Advanced skeg designs streamline oceangoing barges, save money


“We have built over 30 barges with Hydralift Skegs for several different companies since the early 1990s,” said Chuck Garman of Gunderson Marine in his office at the Portland, Ore.,  shipyard. Garman has been around the marine industry since he started work for the legendary “Doc” Freeman on Seattle’s Lake Union back in the 1960s. Garman and his industry have come a long way since those early days.

The tug and barge industry has a long and proud history on the Pacific Coast. The steep mountain-lined shores of British Columbia and Alaska have discouraged road and railway building so that for many communities barges are the primary means of heavy transport.

Up until the 1950s, the massive old-growth timbers still available allowed for the construction of some fine big wooden barges. By the 1960s, the demand for larger barges and the decline in suitable wood resulted in a growth in the number of steel barges. There were some successful conversions of ships into towable barges, but this was not enough to meet the demand for deck and tank barges in both U.S. and Canadian waters.

Courtesy Gunderson Marine

Another barge's stern section is lifted into place.

Increasingly barges were in demand for long crossings of open waters such as the Gulf of Alaska passage from Southeast Alaska to the Bering Sea and from the Washington and Oregon coasts to Hawaii. Distance of tows led to larger barges and more powerful tugs. In the 1970s development of Alaska’s North Slope oil, one major firm developed big 400-by-100-foot barges. These had raked bows and plum sterns. Towing a square box, even with a raked bow and stern, behind a tug has always created tracking problems. A barge that is sheering to port and starboard travels farther than necessary when going from point A to point B.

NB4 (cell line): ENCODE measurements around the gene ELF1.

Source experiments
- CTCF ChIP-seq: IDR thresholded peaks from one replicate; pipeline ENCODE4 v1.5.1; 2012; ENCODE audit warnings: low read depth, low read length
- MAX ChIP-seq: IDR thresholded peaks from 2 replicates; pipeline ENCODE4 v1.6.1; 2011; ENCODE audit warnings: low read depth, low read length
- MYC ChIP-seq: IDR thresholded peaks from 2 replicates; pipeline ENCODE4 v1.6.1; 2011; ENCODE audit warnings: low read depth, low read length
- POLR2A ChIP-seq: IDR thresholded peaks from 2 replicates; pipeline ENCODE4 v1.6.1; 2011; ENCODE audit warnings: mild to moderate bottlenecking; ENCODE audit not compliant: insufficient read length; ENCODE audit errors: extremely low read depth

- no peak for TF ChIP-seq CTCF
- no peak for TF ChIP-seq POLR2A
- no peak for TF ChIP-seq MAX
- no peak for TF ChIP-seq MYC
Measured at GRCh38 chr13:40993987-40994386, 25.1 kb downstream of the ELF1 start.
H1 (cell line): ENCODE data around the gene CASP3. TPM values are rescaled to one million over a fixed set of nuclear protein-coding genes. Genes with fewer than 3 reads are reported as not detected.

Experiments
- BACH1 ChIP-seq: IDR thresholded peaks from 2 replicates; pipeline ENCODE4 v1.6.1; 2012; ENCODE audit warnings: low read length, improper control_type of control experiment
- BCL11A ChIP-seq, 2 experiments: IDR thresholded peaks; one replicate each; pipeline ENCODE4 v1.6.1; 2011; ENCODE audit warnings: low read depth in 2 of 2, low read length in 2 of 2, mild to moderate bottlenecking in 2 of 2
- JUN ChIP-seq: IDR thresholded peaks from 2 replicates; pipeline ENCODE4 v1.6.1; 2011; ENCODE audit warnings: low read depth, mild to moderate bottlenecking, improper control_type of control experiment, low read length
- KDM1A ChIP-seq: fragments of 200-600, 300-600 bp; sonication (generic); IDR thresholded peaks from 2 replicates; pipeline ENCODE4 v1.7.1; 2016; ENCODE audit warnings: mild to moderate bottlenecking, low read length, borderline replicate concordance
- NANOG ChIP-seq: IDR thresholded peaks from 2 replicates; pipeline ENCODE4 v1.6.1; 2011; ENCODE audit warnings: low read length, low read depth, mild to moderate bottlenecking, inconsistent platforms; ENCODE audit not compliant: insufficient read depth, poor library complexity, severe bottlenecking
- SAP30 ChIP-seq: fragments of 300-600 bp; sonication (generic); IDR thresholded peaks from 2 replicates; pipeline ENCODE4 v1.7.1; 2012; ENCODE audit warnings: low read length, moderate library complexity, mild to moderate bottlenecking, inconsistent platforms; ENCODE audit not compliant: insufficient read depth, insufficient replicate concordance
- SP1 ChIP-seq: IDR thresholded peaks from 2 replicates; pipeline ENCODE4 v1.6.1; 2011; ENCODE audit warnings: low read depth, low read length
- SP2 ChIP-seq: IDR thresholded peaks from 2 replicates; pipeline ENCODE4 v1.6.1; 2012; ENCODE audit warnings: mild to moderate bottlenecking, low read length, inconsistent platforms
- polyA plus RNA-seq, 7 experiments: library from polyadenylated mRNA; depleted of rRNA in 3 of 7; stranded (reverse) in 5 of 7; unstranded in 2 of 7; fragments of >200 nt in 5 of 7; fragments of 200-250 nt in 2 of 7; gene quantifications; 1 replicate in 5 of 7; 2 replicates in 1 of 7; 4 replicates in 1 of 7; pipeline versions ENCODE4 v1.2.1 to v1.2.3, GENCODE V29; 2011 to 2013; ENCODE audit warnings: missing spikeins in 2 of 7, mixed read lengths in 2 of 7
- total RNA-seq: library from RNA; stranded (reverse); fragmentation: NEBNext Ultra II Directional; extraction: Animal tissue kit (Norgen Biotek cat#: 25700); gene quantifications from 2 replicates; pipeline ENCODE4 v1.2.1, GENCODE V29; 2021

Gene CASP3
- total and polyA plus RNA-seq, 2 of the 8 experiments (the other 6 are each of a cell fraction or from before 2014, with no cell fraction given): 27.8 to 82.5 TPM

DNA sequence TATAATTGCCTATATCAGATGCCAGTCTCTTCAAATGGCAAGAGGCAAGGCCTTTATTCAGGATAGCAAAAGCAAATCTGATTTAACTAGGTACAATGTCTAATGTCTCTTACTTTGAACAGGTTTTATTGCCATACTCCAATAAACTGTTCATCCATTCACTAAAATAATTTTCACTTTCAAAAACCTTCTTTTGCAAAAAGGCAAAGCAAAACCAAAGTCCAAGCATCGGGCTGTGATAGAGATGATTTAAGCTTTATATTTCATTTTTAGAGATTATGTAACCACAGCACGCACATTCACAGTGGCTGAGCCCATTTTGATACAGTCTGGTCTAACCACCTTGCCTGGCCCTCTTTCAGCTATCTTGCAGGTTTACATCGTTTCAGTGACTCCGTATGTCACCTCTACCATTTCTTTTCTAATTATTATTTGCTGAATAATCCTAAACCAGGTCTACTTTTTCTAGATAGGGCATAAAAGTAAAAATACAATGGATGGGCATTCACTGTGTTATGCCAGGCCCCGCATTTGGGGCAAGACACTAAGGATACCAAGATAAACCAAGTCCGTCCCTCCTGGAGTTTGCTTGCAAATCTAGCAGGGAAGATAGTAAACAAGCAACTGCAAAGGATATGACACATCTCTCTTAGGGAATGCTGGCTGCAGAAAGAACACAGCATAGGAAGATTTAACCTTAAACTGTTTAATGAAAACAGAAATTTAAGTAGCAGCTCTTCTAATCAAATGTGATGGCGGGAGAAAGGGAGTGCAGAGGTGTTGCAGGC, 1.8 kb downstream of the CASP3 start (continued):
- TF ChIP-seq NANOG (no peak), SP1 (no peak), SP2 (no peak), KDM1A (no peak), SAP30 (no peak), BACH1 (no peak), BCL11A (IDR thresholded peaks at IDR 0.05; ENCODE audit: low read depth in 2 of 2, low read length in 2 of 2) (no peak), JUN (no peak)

Soon long-haul barges were being built with a rake to the stern as well as the bow to reduce the turbulence that created a drag on the barge. The raked stern also made a space for the addition of skegs to help the barge track straight. Trial and error soon established that angling the skegs by 3° or 4° toward the trailing edge was the most effective at keeping the barge following along with the tug in an orderly fashion.

The combination of skegs and shaping of the bow and stern of the barges was a significant improvement. Like so much in the marine world there existed an “if it ain’t broke don’t fix it” approach to barge design. In North Vancouver, British Columbia, a naval architect and hydrodynamic engineer named Josip Gruzling set up shop in 1972, under the name Nautican Research and Development Ltd., and had some remarkable success with a propeller nozzle design and a triple rudder system. Companies like Seattle’s Western Towboat had embraced this work that revisited and improved on more traditional nozzle designs. Gruzling next turned his attention to those established skeg designs.